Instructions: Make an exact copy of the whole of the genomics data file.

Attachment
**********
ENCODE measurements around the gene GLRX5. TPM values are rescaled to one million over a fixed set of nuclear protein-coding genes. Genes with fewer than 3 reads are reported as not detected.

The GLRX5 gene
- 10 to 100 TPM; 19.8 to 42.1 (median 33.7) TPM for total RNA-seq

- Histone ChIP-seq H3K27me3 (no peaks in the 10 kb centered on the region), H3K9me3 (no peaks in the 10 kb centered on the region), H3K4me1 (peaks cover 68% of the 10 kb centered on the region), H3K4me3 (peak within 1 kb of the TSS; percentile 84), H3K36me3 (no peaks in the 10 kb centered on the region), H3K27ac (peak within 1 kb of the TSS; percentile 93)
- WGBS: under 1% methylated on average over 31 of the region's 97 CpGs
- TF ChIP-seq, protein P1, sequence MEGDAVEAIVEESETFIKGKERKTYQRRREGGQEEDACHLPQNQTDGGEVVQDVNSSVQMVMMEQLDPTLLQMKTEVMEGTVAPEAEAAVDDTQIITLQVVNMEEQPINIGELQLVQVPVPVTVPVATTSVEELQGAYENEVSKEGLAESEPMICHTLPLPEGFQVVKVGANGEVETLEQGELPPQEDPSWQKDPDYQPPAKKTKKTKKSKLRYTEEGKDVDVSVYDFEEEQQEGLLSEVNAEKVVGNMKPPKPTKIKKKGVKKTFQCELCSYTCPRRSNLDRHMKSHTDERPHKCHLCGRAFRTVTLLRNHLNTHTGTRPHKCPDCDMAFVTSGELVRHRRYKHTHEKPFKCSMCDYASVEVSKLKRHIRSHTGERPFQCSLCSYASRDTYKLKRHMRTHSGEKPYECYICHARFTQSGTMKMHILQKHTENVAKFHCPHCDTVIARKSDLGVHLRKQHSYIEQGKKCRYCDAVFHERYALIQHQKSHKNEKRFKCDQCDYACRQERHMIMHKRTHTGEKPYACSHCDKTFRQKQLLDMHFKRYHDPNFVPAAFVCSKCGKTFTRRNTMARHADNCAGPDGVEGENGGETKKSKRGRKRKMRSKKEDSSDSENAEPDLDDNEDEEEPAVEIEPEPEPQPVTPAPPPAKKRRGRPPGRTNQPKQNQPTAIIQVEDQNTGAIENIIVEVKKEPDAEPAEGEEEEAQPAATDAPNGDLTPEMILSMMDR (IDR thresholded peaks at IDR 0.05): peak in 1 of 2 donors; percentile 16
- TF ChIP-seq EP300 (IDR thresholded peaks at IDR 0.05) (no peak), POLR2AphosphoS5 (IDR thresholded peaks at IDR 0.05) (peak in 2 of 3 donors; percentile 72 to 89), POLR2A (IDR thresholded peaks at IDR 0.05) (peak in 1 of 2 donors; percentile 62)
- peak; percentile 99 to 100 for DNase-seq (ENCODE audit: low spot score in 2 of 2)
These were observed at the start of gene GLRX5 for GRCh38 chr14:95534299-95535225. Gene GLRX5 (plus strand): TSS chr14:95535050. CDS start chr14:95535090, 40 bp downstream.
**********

ENCODE measurements around the gene GLRX5. TPM values are rescaled to one million over a fixed set of nuclear protein-coding genes. Genes with fewer than 3 reads are reported as not detected.

The GLRX5 gene
- 10 to 100 TPM; 19.8 to 42.1 (median 33.7) TPM for total RNA-seq

- Histone ChIP-seq H3K27me3 (no peaks in the 10 kb centered on the region), H3K9me3 (no peaks in the 10 kb centered on the region), H3K4me1 (peaks cover 68% of the 10 kb centered on the region), H3K4me3 (peak within 1 kb of the TSS; percentile 84), H3K36me3 (no peaks in the 10 kb centered on the region), H3K27ac (peak within 1 kb of the TSS; percentile 93)
- WGBS: under 1% methylated on average over 31 of the region's 97 CpGs
- TF ChIP-seq, protein P1, sequence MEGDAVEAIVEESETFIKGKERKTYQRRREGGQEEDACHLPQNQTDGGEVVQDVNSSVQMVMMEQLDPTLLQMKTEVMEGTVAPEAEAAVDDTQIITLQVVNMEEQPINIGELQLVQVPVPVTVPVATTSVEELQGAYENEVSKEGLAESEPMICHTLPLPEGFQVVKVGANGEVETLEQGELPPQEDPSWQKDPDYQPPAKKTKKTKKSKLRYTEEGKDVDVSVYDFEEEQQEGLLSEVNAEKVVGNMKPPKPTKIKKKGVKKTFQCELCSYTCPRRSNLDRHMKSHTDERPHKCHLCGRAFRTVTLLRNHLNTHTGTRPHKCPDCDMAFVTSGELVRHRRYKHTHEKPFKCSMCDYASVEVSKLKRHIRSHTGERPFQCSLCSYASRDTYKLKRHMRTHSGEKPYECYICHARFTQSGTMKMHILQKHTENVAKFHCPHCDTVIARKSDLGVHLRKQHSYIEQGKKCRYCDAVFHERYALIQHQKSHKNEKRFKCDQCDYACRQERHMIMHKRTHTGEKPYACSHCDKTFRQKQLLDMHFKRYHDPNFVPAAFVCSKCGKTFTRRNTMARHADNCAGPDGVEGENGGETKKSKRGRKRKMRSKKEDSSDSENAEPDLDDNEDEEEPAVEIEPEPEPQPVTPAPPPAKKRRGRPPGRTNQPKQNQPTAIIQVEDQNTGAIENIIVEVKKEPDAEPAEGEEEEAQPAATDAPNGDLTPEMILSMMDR (IDR thresholded peaks at IDR 0.05): peak in 1 of 2 donors; percentile 16
- TF ChIP-seq EP300 (IDR thresholded peaks at IDR 0.05) (no peak), POLR2AphosphoS5 (IDR thresholded peaks at IDR 0.05) (peak in 2 of 3 donors; percentile 72 to 89), POLR2A (IDR thresholded peaks at IDR 0.05) (peak in 1 of 2 donors; percentile 62)
- peak; percentile 99 to 100 for DNase-seq (ENCODE audit: low spot score in 2 of 2)
These were observed at the start of gene GLRX5 for GRCh38 chr14:95534299-95535225. Gene GLRX5 (plus strand): TSS chr14:95535050. CDS start chr14:95535090, 40 bp downstream.